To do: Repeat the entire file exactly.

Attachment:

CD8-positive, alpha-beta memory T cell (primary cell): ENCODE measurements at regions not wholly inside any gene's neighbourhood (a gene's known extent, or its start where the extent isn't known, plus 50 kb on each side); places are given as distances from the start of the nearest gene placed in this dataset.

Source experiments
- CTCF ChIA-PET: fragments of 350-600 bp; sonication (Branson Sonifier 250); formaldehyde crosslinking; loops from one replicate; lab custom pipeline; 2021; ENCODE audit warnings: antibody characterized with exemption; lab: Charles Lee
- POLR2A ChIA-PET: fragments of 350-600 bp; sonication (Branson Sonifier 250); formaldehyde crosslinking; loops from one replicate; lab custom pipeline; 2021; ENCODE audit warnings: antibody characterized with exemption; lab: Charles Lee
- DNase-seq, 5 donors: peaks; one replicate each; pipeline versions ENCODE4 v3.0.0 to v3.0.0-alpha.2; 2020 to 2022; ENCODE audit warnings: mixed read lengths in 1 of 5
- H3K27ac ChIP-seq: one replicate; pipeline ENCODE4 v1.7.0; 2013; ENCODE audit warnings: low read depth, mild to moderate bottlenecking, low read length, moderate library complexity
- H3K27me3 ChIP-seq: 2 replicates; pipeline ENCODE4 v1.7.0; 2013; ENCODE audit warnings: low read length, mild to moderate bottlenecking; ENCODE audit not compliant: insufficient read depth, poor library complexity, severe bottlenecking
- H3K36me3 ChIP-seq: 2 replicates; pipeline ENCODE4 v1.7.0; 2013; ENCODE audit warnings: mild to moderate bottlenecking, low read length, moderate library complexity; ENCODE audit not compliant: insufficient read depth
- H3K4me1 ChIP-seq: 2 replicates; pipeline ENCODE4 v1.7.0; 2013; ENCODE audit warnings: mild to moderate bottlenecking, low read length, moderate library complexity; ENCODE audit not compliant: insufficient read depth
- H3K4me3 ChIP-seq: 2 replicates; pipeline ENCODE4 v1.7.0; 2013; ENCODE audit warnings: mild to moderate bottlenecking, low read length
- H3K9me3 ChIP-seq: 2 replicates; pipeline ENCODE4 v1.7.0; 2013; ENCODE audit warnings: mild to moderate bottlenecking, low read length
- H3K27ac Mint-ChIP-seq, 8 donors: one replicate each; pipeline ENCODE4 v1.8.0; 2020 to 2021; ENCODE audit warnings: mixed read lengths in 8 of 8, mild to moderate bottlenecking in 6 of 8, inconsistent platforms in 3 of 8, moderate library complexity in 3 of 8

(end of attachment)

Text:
CD8-positive, alpha-beta memory T cell (primary cell): ENCODE measurements at regions not wholly inside any gene's neighbourhood (a gene's known extent, or its start where the extent isn't known, plus 50 kb on each side); places are given as distances from the start of the nearest gene placed in this dataset.

Source experiments
- CTCF ChIA-PET: fragments of 350-600 bp; sonication (Branson Sonifier 250); formaldehyde crosslinking; loops from one replicate; lab custom pipeline; 2021; ENCODE audit warnings: antibody characterized with exemption; lab: Charles Lee
- POLR2A ChIA-PET: fragments of 350-600 bp; sonication (Branson Sonifier 250); formaldehyde crosslinking; loops from one replicate; lab custom pipeline; 2021; ENCODE audit warnings: antibody characterized with exemption; lab: Charles Lee
- DNase-seq, 5 donors: peaks; one replicate each; pipeline versions ENCODE4 v3.0.0 to v3.0.0-alpha.2; 2020 to 2022; ENCODE audit warnings: mixed read lengths in 1 of 5
- H3K27ac ChIP-seq: one replicate; pipeline ENCODE4 v1.7.0; 2013; ENCODE audit warnings: low read depth, mild to moderate bottlenecking, low read length, moderate library complexity
- H3K27me3 ChIP-seq: 2 replicates; pipeline ENCODE4 v1.7.0; 2013; ENCODE audit warnings: low read length, mild to moderate bottlenecking; ENCODE audit not compliant: insufficient read depth, poor library complexity, severe bottlenecking
- H3K36me3 ChIP-seq: 2 replicates; pipeline ENCODE4 v1.7.0; 2013; ENCODE audit warnings: mild to moderate bottlenecking, low read length, moderate library complexity; ENCODE audit not compliant: insufficient read depth
- H3K4me1 ChIP-seq: 2 replicates; pipeline ENCODE4 v1.7.0; 2013; ENCODE audit warnings: mild to moderate bottlenecking, low read length, moderate library complexity; ENCODE audit not compliant: insufficient read depth
- H3K4me3 ChIP-seq: 2 replicates; pipeline ENCODE4 v1.7.0; 2013; ENCODE audit warnings: mild to moderate bottlenecking, low read length
- H3K9me3 ChIP-seq: 2 replicates; pipeline ENCODE4 v1.7.0; 2013; ENCODE audit warnings: mild to moderate bottlenecking, low read length
- H3K27ac Mint-ChIP-seq, 8 donors: one replicate each; pipeline ENCODE4 v1.8.0; 2020 to 2021; ENCODE audit warnings: mixed read lengths in 8 of 8, mild to moderate bottlenecking in 6 of 8, inconsistent platforms in 3 of 8, moderate library complexity in 3 of 8